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Copies of this open letter have been mailed to the 61 members of the U.S.

House of Representatives
Committee on Transportation and Infrastructure.

Bill Shuster, Chairman, Daniel Webster Julia Brownley

U.S. Representative, Pennsylvania U.S. Representative, Florida U.S. Representative, California

Peter A. DeFazio, Ranking Member John Garamendi Garret Graves

U.S. Representative, Oregon U.S. Representative, California U.S. Representative, Louisiana

Sam Graves Jeff Denham Fredericka S. Wilson

U.S. Representative, Missouri U.S. Representative, California U.S. Representative, Florida

Duncan Hunter Henry C. “Hank” Johnson, Jr. Barbara Comstock

U.S. Representative, California U.S. Representative, Georgia U.S. Representative, Virginia

Brian Babin Thomas Massie Donald M. Payne, Jr.

U.S. Representative, Texas U.S. Representative, Kentucky U.S. Representative, New Jersey

Don Young Andre Carson David Rouzer

U.S. Representative, Alaska U.S. Representative, Indiana U.S. Representative, North Carolina

Eleanor Holmes Norton Mark Meadows Alan S. Lowenthal

U.S. Representative, DC U.S. Representative, North Carolina U.S. Representative, California

John J. Duncan, Jr. Richard M. Nolan Mike Bost

U.S. Representative, Tennessee U.S. Representative, Minnesota U.S. Representative, Illinois

Eddie Bernice Johnson Scott Perry Brenda L. Lawrence

U.S. Representative, Texas U.S. Representative, Pennsylvania U.S. Representative, Michigan

Frank A. LoBiondo Dina Titus Randy Weber

U.S. Representative, New Jersey U.S. Representative, Nevada U.S. Representative, Texas

Elijah E. Cummings Rodney Davis Mark DeSaulnier

U.S. Representative, Maryland U.S. Representative, Illinois U.S. Representative, California

Rick Larsen Sean Patrick Maloney Doug LaMalfa

U.S. Representative, Washington U.S. Representative, New York U.S. Representative, California

Michael E. Capuano Mark Sanford Stacey E. Plaskett

U.S. Representative, Massachusetts U.S. Representative, South Carolina U.S. Representative, Virgin Islands

Eric A. “Rick” Crawford Elizabeth H. Esty Bruce Westerman

U.S. Representative, Arkansas U.S. Representative, Connecticut U.S. Representative, Arkansas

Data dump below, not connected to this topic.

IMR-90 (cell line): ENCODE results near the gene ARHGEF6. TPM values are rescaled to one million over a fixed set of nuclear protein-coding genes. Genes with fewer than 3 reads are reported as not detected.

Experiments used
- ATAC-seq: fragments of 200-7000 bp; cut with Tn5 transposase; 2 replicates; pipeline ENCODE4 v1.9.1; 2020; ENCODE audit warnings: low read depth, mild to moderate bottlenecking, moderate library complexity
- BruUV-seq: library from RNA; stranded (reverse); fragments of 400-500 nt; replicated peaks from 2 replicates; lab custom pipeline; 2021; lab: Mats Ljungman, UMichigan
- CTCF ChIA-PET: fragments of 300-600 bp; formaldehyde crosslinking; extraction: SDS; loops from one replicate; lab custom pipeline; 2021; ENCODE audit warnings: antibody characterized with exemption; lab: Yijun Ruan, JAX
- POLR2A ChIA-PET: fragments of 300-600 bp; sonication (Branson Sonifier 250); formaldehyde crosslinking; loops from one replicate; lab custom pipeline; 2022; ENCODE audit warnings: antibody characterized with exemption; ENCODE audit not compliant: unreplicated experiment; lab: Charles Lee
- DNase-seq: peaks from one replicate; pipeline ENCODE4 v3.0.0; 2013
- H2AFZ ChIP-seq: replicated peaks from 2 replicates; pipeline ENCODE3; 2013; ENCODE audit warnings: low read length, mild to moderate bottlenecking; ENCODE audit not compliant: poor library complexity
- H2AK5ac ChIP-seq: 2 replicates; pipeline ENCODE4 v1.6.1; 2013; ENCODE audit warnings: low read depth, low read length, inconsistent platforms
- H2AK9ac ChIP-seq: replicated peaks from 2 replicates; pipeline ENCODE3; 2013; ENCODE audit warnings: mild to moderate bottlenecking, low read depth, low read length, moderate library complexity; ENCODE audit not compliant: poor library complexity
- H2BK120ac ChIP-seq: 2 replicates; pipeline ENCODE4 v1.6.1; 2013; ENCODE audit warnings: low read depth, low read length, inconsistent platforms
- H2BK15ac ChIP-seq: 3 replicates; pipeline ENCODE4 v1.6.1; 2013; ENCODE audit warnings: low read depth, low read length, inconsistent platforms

Grace F. Napolitano Rob Woodall Lloyd Smucker

U.S. Representative, California U.S. Representative, Georgia U.S. Representative, Pennsylvania

Lou Barletta Lois Frankel Paul Mitchell

U.S. Representative, Pennsylvania U.S. Representative, Florida U.S. Representative, Michigan

Daniel Lipinski Todd Rokita John Faso

U.S. Representative, Illinois U.S. Representative, Indiana U.S. Representative, New York

Blake Farenthold Cheri Bustos A. Drew Ferguson

U.S. Representative, Texas U.S. Representative, Illinois U.S. Representative, Georgia

Steve Cohen John Katko Brian J. Mast

U.S. Representative, Tennessee U.S. Representative, New York U.S. Representative, Florida

Bob Gibbs Jared Huffman Jason Lewis

U.S. Representative, Ohio U.S. Representative, California U.S. Representative, Minnesota

Albio Sires
U.S. Representative, New Jersey
April 30, 2018


Regarding House Bill H.R. 5417

introduced by U.S. Representative Brian Babin
proposing that Congress
extend the workday for truckers from 14 hours
to 17 hours
(This document is 8 pages in length)

The Babin Bill would overextend truckers’

already lengthy “waking cycle”
and should be opposed

Submitted by Jack James Elias

(E-li-as: long-e, long-i, accent on middle syllable)

Jack James Elias PO Box 3312 Ramona, California 92065
To members of the House Transportation
and Infrastructure committee:
My name is Jack James Elias. I am an employed truck driver with 3 ½ million
miles of over-the-road trucking experience. I am not affiliated with any trade
organization or lobbying group. I am an independent activist and whistleblower
working to bring about changes within the truckload carrier industry.
My opposition to extending the workday for truckers to 17 hours is based
on a belief that truckers should be better paid so that they don’t have to work
themselves to death to make a living.


On February 13, 2018, the Owner Operator Independent Drivers Association

(OOIDA, the trade organization that attempted unsuccessfully in the 7 th Circuit
Court of Appeals to permanently block the implementation of a Congressional
mandate requiring electronic logging devices in trucks operated by interstate
motor carriers) filed a petition with FMCSA to extend the already long workday
for truckers from 14 hours to 17 hours. A few weeks later Congressman Brian
Babin introduced a bill to do essentially the same thing. It is no secret that
OOIDA and Congressman Babin are working in concert to convince the federal
government that extending the workday for truckers to 17 hours is a good idea.



The Babin bill reads like a marketing promotion. There is no mention in the
bill about abuses that are likely to result from allowing truckers to drive within
a time frame that ends 17 hours after the beginning of the workday. It is assumed
that truckers will use a three-hour pause of the 14-hour on-duty clock to take
a nap. That may happen occasionally, but in most cases truckers will not be
sleeping during a three-hour pause but will be engaged in various on-duty and
off-duty activities.